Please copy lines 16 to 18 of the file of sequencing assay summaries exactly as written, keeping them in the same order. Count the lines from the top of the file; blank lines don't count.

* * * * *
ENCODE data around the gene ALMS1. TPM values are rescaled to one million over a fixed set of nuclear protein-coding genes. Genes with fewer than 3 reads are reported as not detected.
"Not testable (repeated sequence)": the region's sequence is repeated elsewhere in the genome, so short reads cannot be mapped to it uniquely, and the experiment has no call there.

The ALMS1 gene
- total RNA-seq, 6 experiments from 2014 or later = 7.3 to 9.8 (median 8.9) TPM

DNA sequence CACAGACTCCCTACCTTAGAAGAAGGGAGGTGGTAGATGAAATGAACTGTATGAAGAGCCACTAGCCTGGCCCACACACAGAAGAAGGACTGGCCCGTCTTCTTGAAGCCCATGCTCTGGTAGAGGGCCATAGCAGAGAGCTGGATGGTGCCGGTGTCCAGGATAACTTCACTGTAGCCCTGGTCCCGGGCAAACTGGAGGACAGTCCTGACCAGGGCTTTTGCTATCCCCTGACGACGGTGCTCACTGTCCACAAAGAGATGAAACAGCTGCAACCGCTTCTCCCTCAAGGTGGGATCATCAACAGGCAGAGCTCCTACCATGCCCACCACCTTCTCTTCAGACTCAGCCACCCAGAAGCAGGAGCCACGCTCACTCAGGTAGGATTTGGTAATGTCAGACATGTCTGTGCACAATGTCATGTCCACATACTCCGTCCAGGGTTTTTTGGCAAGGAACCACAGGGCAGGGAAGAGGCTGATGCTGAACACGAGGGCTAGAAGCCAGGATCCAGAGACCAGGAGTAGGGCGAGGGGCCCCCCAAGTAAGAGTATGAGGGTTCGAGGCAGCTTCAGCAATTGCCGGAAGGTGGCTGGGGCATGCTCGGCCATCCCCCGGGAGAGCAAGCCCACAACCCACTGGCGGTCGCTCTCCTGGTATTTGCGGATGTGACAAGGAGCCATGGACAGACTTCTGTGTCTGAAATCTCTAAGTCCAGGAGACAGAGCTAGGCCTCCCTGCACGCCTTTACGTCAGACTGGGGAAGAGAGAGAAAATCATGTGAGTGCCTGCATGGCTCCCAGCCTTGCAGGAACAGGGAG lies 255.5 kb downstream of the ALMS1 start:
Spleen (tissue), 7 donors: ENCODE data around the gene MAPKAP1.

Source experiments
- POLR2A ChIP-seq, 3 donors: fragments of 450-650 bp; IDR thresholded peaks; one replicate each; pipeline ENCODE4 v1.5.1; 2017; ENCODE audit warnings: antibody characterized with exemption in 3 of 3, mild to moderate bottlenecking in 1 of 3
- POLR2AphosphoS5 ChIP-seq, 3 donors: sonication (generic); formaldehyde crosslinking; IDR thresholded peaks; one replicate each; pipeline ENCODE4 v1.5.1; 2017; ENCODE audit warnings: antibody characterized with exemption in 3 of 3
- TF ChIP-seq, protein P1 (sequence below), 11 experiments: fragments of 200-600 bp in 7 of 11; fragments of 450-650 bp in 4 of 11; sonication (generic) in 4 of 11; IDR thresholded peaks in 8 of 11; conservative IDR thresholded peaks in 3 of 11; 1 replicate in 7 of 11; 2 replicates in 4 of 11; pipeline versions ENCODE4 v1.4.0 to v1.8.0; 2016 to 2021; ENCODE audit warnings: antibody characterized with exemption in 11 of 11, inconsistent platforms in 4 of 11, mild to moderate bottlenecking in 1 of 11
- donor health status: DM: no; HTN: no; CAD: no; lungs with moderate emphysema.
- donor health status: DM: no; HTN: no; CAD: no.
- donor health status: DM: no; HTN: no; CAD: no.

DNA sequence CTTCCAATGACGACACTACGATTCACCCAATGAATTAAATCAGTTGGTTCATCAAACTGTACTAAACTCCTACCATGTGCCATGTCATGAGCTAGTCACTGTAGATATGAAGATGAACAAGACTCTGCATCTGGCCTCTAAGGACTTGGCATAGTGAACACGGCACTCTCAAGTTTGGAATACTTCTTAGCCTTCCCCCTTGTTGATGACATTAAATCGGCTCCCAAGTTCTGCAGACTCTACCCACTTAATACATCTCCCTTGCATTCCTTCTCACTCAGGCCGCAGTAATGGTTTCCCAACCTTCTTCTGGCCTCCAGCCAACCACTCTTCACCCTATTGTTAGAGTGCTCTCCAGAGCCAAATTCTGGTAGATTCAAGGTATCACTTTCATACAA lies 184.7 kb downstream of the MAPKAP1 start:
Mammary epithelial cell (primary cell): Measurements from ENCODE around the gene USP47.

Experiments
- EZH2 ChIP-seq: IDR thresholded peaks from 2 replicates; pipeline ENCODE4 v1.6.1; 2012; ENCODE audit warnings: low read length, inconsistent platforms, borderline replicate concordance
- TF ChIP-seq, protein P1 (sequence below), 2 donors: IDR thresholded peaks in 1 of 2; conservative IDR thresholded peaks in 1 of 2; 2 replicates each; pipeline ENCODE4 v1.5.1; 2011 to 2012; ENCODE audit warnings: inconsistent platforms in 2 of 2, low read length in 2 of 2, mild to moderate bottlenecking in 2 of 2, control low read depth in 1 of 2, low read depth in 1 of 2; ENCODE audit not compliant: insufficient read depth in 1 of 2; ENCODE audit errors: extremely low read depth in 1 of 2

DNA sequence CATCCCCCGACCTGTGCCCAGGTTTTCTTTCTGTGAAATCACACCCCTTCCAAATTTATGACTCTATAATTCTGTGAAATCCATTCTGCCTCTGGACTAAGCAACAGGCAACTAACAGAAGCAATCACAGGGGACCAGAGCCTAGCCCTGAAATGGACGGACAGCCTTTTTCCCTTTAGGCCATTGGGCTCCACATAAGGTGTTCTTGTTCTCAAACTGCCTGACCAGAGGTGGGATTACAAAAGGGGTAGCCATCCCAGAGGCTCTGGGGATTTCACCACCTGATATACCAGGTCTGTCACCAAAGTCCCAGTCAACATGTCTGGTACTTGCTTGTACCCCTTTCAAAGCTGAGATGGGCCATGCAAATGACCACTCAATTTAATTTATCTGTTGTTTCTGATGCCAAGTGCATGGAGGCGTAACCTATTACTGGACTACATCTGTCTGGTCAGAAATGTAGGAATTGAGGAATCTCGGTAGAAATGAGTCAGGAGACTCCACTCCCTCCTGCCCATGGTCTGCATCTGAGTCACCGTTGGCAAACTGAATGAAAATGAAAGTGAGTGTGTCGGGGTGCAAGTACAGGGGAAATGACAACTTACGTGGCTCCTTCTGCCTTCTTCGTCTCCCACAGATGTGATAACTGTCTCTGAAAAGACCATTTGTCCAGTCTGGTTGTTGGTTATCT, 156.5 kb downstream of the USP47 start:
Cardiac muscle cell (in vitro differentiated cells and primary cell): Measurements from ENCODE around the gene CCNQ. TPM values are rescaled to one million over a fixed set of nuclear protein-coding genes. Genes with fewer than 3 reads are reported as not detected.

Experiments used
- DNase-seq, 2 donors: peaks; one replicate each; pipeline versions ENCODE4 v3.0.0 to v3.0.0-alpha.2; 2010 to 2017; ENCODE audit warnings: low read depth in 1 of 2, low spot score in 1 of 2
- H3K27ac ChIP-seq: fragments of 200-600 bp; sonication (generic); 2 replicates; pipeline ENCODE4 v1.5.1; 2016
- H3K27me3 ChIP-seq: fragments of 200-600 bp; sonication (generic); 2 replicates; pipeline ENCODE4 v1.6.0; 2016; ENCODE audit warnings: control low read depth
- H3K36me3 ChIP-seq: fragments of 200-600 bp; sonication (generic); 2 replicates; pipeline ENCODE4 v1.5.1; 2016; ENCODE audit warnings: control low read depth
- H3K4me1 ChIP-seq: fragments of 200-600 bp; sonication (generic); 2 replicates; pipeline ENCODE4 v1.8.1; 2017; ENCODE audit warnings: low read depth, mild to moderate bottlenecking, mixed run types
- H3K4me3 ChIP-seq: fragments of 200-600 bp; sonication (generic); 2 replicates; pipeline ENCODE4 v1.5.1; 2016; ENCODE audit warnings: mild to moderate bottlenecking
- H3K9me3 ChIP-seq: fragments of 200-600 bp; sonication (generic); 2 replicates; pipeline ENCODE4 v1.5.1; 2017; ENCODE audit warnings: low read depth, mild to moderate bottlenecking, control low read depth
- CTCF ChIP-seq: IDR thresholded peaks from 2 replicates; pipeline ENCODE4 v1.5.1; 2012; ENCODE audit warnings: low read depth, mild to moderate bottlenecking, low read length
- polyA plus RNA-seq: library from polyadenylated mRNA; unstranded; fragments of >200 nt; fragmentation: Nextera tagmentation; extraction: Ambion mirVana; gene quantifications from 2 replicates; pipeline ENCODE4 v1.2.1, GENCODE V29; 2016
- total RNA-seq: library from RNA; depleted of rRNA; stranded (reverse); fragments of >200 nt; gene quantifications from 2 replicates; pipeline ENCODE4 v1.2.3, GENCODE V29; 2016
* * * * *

Experiments
- EZH2 ChIP-seq: IDR thresholded peaks from 2 replicates; pipeline ENCODE4 v1.6.1; 2012; ENCODE audit warnings: low read length, inconsistent platforms, borderline replicate concordance
- TF ChIP-seq, protein P1 (sequence below), 2 donors: IDR thresholded peaks in 1 of 2; conservative IDR thresholded peaks in 1 of 2; 2 replicates each; pipeline ENCODE4 v1.5.1; 2011 to 2012; ENCODE audit warnings: inconsistent platforms in 2 of 2, low read length in 2 of 2, mild to moderate bottlenecking in 2 of 2, control low read depth in 1 of 2, low read depth in 1 of 2; ENCODE audit not compliant: insufficient read depth in 1 of 2; ENCODE audit errors: extremely low read depth in 1 of 2